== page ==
Creativity is cool: copying isn’t

I’m seeing many media stories about the unattributed use of images, composition, layout — plagiarism — in visual arts & writing. Why? Maybe because some folks don’t understand what constitutes homage & what is theft.

Your work must be original – not a copy of other’s work. Using or closely imitating the works of another artist – literary, visual, musical – without authorization or crediting the original artist is, well, unacceptable.

final copy copy

It’s also not good business. Be inspired by others, sure! But let the inspiration generate work that is uniquely your own, so your audience loves your work. Copying a calendar image or someone else’s painting demonstrates you’re a copyist, not an artist. It can be a good learning exercise, but selling such work or passing it off as your own is theft of another’s creativity.

Find The Secret to true originality at Painter’s Keys, an art blog worth following. For another article with wonderful imagery & examples see “Good artists copy, great artists steal.” Not so fast. Learn to share your world vision. Inspire others. Don’t steal.


  1. Good info and direction but I personally get my inspiration from global photography references that fall into my area of interest and I look to some favorite artists for tips and general education in the style and materials I would like to persue.
    I cannot paint a horse one day, a guitar the next and a landscape the next just to be different or deemed original. An incredible amount of information, classes, styles and materials are out there and I try and use them all at my age to draw and paint “happy” as long as I can and I am simply self taught like many members.
    We enjoy the greatest creative hobby in the world so let it flow, who will say my/our work is not original..I am painting a walking wolf right now and to be sure there are 50,000 paintings of them out there already in North America alone…point is mine is mine and it took my techniques, desire, learning, materials, time & research et al to get it done and to our doors.
    It will not be a “COPY”
    Paint on…!


    • Paint on indeed!! And as far as enjoying “the greatest creative hobby in the world” of course!! But the idea of “originality”is the point being discussed here.

      “Who will say my/our work is not original.” – I would suggest the photographer that took the picture of the “walking wolf” you are looking at when painting might say so. I know I would. I would say it is my composition that dictates originality much more than the technical issues of my medium. My techniques, materials, desire, learning, etc, as yours, are not something to be diminished, quite the contrary, they are paramount in fine arts, but they are not sufficient to determine “originality”.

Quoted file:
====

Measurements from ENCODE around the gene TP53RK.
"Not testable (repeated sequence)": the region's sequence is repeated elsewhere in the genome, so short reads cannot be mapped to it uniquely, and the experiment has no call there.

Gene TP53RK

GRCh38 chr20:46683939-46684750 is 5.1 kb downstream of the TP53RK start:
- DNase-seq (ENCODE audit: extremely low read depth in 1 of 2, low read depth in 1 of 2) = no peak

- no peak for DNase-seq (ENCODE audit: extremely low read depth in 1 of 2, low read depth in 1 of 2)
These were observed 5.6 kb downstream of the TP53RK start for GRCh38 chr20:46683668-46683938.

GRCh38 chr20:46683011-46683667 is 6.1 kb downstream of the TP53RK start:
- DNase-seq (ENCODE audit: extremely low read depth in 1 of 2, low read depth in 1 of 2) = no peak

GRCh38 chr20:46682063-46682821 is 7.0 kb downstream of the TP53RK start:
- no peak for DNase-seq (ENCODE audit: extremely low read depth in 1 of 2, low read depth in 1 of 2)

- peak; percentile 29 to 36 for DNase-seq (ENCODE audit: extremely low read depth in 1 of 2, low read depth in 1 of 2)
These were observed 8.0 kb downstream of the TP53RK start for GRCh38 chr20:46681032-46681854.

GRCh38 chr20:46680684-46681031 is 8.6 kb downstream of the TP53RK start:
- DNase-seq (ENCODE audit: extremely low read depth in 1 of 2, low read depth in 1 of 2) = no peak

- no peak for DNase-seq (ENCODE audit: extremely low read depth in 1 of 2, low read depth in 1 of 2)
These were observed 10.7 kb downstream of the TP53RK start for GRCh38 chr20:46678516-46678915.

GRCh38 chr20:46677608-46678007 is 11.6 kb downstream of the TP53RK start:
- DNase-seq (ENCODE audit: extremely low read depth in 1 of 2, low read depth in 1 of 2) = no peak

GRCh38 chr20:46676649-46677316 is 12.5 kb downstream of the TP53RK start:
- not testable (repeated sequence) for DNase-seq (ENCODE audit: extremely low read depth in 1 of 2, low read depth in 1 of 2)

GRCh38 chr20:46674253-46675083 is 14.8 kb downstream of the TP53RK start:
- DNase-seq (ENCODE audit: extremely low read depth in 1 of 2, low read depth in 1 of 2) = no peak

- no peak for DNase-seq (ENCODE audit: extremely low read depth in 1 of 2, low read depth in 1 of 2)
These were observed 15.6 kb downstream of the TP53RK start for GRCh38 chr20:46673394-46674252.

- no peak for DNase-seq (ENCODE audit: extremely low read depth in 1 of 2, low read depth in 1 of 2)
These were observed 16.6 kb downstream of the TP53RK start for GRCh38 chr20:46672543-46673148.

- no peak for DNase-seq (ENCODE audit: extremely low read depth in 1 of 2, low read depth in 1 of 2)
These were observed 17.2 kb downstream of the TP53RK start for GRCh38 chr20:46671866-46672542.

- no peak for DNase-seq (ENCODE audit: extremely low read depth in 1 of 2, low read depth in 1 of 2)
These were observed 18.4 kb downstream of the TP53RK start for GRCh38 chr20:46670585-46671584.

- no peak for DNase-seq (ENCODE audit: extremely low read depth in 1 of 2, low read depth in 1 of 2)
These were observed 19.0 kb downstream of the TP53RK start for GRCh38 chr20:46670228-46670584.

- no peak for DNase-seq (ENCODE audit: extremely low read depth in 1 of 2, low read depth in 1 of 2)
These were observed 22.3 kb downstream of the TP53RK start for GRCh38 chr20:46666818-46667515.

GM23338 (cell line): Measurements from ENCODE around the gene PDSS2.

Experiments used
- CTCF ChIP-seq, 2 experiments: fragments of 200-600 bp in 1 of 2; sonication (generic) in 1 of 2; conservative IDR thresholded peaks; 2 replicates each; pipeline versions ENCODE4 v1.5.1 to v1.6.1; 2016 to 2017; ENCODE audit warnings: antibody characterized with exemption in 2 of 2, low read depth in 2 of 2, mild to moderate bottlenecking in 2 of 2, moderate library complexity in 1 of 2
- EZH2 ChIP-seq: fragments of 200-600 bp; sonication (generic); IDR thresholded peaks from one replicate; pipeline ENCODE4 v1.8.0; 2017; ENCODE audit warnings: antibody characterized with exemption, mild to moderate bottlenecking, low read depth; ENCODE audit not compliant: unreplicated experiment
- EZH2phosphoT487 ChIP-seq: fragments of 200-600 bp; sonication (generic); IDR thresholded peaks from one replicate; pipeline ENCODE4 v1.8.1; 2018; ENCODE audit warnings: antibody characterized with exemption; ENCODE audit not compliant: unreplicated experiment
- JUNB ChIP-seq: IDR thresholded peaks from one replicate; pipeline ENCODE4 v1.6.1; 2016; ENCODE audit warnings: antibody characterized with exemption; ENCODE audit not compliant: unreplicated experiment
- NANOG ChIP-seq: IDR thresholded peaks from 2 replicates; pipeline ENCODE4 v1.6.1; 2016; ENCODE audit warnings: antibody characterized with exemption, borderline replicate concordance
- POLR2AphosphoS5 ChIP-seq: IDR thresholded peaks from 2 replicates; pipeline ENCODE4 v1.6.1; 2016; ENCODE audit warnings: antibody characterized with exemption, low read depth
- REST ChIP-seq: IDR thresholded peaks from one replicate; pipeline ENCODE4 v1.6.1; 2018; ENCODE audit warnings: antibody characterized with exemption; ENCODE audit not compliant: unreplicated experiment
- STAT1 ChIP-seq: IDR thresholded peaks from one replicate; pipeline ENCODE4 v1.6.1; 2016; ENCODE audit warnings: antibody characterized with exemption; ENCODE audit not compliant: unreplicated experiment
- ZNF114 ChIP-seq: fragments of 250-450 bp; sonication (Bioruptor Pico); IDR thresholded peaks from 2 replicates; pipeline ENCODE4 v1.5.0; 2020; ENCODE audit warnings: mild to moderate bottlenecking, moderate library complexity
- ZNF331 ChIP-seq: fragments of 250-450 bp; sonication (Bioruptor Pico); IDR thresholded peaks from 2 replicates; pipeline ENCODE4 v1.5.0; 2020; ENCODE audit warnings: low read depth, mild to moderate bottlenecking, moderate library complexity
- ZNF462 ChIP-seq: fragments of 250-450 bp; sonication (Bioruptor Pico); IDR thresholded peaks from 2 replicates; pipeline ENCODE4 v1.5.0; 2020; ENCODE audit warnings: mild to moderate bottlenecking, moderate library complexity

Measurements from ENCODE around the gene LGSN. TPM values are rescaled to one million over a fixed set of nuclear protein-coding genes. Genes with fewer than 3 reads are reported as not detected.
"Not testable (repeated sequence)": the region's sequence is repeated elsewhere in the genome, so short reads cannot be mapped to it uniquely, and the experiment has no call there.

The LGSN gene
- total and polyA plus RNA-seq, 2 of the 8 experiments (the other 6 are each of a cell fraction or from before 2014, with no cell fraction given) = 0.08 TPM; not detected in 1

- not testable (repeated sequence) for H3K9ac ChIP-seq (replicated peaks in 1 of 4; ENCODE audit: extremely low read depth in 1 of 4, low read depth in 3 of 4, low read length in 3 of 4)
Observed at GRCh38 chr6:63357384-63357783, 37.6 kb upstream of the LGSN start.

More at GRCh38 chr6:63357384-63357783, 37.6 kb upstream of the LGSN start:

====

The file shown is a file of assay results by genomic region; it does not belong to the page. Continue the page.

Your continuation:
The question is one of ethics (and sometimes a legal one). Painting a copy of a photograph or of another painting is fine as a personal exercise, but it remains a copy. The technique may be yours but the composition is not.

      If you are going to offer the work for public viewing or even for sale, just as you will want to sign it, ethics will dictate that you also credit the original composition to the original artist. A copy that is not acknowledged is a fraud. A copy that credits the original is an homage and demonstrates great respect for the arts and the artists.

      I would much rather work in a culture of respect and I would suggest that as an art organization, it is our responsibility to foster such a culture.


  2. Some thing to ponder. There are sites such as Paint My Photo where you can legally use someone else’s photo. Supposing you do this and end up with a very nice painting. So then you enter that painting into an exhibit featuring other artists. And perhaps you see the same photo that you used has also been painted by one of the other artists, maybe in the same media, maybe not, but still taken from the exact same photo. If it is in a juried show, which work would be considered an original? Would either be considered an original?


    • Interesting query. One would hope both “artists” would make the work their own by adjusting mood, impression, colour and, perhaps, composition. Copying the photo in a manner so slavish that it clearly resembles another’s “take” on the original photo suggests both artists haven’t stretched enough.


      • Good point, Composition and changes of it from the photo would have to be key I’d think. In my 3 years of art school, composition, meaning your own and how to do it, was very strongly stressed. Why bother if it is not that important?


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